Ned’s greatest strength, his honor, is also his greatest weakness. He expects other people to deal honestly, directly, honorably. Because they don’t do so, he is, at best, stymied in his goals, and, at worst, killed. 

Characters are also known by what other characters say and do in relation to each other.

Strangely enough, I didn’t find Ned nearly as interesting as Catelyn, even though I dislike her. I find her too much a Tully and not enough a Stark; furthermore, she’s almost as naive as Ned. For a woman who lives in a society organized for war, she really doesn’t get it. She lets her maternal feelings get the better of her. If Ned’s death is the worst mistake that Joffrey and his mother make, then taking the Imp prisoner certainly hastened that evil day along. Catelyn didn’t really think about the consequences; she felt the horror of her son being pushed out a window, almost killed, then attacked again by an assassin. She wants her revenge on the man she believes harmed her child.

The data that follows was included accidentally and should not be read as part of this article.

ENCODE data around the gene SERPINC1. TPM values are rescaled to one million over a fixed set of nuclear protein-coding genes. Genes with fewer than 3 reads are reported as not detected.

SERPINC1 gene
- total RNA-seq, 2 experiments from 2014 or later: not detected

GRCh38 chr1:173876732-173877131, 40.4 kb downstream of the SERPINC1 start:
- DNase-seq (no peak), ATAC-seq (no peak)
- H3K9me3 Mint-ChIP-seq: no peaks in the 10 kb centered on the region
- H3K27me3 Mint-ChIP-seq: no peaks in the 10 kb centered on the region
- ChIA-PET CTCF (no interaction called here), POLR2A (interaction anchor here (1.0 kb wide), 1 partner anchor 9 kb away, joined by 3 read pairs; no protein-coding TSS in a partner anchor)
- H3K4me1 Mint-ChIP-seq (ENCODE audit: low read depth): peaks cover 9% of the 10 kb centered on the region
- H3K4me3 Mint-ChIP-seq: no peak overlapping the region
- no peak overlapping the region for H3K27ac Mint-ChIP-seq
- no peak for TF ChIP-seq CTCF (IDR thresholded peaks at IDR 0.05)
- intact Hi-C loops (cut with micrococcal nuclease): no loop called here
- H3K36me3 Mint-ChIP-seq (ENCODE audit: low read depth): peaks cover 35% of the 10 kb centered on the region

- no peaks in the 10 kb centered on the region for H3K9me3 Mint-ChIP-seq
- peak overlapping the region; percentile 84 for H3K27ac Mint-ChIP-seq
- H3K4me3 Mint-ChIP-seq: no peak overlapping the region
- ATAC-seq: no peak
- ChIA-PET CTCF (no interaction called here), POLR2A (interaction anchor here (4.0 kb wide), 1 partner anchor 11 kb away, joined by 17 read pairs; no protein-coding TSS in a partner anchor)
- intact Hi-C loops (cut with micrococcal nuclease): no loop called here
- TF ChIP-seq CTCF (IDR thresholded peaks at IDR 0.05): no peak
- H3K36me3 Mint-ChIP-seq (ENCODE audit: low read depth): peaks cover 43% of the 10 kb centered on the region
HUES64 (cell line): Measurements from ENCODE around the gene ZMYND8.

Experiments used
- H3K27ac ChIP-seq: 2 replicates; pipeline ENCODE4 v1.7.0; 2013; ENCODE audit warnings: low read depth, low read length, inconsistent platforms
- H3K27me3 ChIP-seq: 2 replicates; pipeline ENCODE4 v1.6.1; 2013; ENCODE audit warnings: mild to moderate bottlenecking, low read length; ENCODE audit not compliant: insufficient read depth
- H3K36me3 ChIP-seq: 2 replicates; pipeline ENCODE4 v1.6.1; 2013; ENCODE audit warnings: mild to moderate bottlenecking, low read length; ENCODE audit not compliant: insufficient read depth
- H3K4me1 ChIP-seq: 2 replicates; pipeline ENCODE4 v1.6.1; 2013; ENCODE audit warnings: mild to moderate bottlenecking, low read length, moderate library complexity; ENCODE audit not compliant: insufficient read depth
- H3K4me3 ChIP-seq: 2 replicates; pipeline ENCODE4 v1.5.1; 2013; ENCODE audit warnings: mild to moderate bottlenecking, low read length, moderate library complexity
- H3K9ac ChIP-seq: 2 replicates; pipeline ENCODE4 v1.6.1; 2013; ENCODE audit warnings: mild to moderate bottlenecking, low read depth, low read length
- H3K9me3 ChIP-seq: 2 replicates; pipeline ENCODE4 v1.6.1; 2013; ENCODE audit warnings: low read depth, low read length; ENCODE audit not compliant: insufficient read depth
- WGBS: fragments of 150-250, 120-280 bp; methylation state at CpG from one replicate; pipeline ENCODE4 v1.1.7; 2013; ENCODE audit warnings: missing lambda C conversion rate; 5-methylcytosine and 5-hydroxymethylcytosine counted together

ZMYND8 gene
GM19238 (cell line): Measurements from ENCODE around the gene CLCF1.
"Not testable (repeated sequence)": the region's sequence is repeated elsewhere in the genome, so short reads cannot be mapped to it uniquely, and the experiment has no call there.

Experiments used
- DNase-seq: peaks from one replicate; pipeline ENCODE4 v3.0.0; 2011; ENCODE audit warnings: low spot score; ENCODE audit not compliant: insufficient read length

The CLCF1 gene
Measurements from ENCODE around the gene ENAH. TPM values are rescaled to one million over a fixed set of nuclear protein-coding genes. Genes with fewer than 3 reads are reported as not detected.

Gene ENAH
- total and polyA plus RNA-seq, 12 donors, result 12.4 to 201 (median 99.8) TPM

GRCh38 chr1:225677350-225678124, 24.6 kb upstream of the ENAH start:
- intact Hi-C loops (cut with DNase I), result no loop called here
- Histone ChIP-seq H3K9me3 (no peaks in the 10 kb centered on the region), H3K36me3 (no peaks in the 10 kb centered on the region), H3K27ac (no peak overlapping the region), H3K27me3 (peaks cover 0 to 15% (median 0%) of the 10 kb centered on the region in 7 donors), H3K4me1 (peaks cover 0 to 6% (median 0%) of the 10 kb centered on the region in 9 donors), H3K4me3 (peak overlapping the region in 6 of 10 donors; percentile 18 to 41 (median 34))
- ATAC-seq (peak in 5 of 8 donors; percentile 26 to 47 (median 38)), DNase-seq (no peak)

Of course, she’s not the only one thinking with the heart, not the head. Lord Rickard Karstark wants desperately to slake his grief for his two dead sons in Ser Jaime Lannister’s blood. He makes a desperate contrast with cold-blooded Lord Tywin Lannister, who wants his son back, but isn’t willing to do something completely stupid in a misguided attempt to get what he wants. That ability to think rationally in irrational circumstances--three to five moves ahead on the chessboard--and behave accordingly makes Tywin so much more frightening.

Catelyn’s best counterpoint is Cersei Lannister, the queen. Her love for her children runs as deep as Catelyn’s does, possibly deeper, but it’s colored by the sin in which they were conceived--incest. It is this secret she’s willing to kill over. Ned Stark confronted her with that secret, and she moved against him. Her father’s right about her--she isn’t as smart as she thinks she is. But she’s not so stupid as to kill Ned Stark. That’s left to her monstrous son, whom she loves beyond reason. Greatest strength again becomes greatest weakness.